APHIS takes step back on cattle producers’ RFID mandate

Visual-only and metal eartags allowed while USDA pursues rulemaking on RFID use for animal disease traceability.

Jacqui Fatka, Policy editor

March 24, 2021

4 Min Read
Getty Images/iStock Photos

USDA’s Animal and Plant Health Inspection Service announced it would not implement its July 5, 2020 Federal Register Notice that would have required the use of radio frequency identification eartags on all adult cattle and bison moved in interstate commerce beginning January 1, 2023. While it begins official rulemaking, cattle producers can utilize traditional ear tags and brands as well as higher-cost technology such as RFID tags.

After reviewing 944 public comments on a July 2020 notice that proposed to approve RFID as the official eartag for use in interstate movement of cattle, APHIS says it has decided to use the rulemaking process for future action related to this proposal. This means that the original notice will not be finalized, and that all current APHIS-approved methods of identification may be used as official identification until further notice.

“APHIS continues to believe that RFID tags will provide the cattle industry with the best protection against the rapid spread of animal diseases and will therefore continue to encourage the use of RFID tags while rulemaking is pending,” according to an agency notice to stakeholders.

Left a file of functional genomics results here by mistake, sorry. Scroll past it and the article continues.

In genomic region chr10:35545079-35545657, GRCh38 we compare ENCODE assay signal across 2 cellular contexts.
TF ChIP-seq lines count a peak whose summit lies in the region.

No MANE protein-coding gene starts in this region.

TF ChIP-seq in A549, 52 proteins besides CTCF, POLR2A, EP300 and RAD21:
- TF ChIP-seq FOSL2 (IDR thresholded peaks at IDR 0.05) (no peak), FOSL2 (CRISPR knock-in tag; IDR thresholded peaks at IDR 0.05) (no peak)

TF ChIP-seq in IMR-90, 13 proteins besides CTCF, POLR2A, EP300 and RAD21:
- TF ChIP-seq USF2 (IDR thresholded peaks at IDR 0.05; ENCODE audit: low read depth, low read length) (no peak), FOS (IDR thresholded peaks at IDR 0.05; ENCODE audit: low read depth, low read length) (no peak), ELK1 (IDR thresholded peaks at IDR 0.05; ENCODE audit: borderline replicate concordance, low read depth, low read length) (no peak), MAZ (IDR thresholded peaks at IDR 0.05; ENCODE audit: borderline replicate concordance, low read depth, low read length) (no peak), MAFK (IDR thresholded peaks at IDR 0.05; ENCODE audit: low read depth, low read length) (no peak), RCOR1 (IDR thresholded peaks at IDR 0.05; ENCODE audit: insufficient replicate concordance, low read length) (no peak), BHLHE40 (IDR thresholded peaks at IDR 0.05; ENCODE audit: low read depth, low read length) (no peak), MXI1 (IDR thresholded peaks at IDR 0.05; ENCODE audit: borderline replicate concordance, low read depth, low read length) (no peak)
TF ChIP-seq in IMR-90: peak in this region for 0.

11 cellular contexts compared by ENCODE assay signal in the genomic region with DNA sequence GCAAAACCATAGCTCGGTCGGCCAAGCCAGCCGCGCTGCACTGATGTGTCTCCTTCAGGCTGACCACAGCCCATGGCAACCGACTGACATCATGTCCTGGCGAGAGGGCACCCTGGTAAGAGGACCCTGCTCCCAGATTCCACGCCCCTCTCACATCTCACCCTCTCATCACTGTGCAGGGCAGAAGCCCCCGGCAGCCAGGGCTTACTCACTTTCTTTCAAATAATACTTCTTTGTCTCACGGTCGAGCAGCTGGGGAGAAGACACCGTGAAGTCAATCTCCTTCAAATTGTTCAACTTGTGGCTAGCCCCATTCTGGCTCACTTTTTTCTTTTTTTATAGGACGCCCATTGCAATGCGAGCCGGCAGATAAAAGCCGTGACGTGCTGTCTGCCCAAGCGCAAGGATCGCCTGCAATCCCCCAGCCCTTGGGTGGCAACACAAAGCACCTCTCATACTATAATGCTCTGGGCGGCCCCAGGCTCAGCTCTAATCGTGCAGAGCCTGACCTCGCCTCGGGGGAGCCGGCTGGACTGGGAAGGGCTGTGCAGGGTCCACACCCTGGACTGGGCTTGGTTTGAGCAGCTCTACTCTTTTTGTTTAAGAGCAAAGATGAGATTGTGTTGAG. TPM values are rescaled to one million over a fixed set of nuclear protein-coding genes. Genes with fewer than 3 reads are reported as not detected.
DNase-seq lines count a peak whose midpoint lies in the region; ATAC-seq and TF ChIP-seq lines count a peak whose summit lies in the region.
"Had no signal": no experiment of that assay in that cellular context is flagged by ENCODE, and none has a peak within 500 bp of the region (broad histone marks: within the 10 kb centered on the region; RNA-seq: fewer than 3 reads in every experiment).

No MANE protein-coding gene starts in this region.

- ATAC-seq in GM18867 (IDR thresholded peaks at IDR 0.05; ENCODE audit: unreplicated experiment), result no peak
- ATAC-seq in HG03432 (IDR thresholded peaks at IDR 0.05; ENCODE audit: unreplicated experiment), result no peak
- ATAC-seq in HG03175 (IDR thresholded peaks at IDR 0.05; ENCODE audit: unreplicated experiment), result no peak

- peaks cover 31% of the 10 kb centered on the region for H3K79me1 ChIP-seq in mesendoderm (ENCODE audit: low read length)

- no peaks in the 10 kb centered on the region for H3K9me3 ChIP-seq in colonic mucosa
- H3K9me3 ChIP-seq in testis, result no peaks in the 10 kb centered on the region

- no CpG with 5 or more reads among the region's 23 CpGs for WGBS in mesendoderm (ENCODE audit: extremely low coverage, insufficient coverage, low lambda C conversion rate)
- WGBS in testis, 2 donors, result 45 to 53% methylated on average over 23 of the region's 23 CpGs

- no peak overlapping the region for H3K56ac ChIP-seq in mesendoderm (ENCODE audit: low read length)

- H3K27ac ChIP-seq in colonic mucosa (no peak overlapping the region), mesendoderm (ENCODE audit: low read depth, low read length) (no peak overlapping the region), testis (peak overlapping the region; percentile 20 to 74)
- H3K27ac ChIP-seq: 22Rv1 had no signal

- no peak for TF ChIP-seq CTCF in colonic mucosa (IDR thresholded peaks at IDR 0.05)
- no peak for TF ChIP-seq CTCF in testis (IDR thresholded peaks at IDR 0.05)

An official eartag is defined as an identification tag approved by APHIS that bears an official identification number for individual animals. Cattle producers will retain the flexibility to use either low-cost technology such as metal or plastic eartags, higher-cost technology such as RFID eartags, or brands, tattoos, group/lot identification and backtags, all of which are authorized under current law when adult cattle and bison are moved interstate.   

In July 2020, APHIS published a notice in the Federal Register proposing to define an “official eartag” under the 2013 Final Rule governing animal identification and traceability as being limited RFID eartags, thereby barring the use of traditional eartags used by most livestock producers. 

The animal disease traceability regulations for cattle apply only to sexually intact beef animals over 18 months of age moving in interstate commerce, cattle used for exhibition, rodeo and recreational events, and all dairy cattle. The regulations permit brands and tattoos as acceptable identification if the shipping and receiving states agree and group/lot identification when a group/lot identification number may be used.

Ethan Lane, National Cattlemen’s Beef Association’s vice president of government relations, says NCBA is supportive of USDA’s efforts to encourage disease traceability and RFID efforts. He appreciates USDA’s commitment to continue to pursue moving forward on implementing the adoption of RFID use and continuing to accommodate cattle producers’ concerns on how this can be done safely as well as protect data while still having the information necessary to lock down any outbreak threat.

Lane says a main question for NCBA is who’s going to pay for the transition to RFID if it becomes mandated, noting cattle producers shouldn’t be saddled with the cost of something the entire supply chain benefits from if implement.

Another important sticking point is how much data is needed to quickly identify a source of an outbreak. NCBA supports two basic data points, rather than as many as six, in order to not “over-provide information,” Lane explains.